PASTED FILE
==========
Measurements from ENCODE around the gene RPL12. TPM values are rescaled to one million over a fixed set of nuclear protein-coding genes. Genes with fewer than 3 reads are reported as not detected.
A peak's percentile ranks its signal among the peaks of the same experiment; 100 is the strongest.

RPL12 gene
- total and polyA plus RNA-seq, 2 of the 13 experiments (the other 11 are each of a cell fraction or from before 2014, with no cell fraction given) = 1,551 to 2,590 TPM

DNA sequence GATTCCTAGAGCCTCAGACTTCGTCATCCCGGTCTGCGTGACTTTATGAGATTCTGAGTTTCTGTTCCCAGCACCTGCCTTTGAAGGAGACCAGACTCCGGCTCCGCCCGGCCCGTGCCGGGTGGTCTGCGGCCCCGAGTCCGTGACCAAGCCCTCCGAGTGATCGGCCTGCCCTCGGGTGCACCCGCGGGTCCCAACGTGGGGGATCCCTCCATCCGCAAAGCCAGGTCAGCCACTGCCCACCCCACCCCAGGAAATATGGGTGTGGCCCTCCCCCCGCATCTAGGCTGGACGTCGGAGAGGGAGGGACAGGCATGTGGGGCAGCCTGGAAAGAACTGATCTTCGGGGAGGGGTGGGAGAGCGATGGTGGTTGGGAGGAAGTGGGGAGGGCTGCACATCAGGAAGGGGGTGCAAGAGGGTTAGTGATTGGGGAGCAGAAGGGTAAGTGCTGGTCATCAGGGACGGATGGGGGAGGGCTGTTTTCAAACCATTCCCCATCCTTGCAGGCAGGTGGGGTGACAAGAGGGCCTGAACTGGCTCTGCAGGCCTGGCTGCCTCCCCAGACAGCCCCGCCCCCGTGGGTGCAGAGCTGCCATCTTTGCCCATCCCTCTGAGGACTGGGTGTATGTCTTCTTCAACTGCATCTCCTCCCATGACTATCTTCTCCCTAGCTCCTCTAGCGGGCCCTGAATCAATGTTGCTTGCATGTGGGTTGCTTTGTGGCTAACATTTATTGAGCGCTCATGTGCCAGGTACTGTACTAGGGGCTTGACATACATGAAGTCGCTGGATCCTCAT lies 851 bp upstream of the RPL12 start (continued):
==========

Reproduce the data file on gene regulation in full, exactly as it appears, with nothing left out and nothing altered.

Measurements from ENCODE around the gene RPL12. TPM values are rescaled to one million over a fixed set of nuclear protein-coding genes. Genes with fewer than 3 reads are reported as not detected.
A peak's percentile ranks its signal among the peaks of the same experiment; 100 is the strongest.

RPL12 gene
- total and polyA plus RNA-seq, 2 of the 13 experiments (the other 11 are each of a cell fraction or from before 2014, with no cell fraction given) = 1,551 to 2,590 TPM

DNA sequence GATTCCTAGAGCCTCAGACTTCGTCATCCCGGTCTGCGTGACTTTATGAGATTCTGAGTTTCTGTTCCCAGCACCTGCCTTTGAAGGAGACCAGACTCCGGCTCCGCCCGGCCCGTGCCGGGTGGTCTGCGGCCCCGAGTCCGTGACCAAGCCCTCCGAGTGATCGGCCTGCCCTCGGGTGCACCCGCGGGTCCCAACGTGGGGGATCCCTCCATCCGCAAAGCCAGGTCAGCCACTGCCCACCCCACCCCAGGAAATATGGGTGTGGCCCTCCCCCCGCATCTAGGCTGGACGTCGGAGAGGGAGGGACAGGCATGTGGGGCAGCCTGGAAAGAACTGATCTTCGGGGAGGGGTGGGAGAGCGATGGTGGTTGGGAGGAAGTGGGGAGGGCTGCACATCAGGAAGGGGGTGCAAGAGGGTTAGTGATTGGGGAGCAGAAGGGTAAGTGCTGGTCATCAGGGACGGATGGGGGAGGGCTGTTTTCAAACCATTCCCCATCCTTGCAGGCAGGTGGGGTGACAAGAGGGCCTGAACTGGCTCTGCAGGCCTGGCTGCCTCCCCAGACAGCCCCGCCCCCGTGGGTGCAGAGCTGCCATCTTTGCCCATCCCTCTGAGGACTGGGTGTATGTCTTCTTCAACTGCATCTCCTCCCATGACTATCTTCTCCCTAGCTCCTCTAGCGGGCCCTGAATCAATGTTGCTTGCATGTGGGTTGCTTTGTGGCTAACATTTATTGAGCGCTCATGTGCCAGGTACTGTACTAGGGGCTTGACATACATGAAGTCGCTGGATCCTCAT lies 851 bp upstream of the RPL12 start (continued):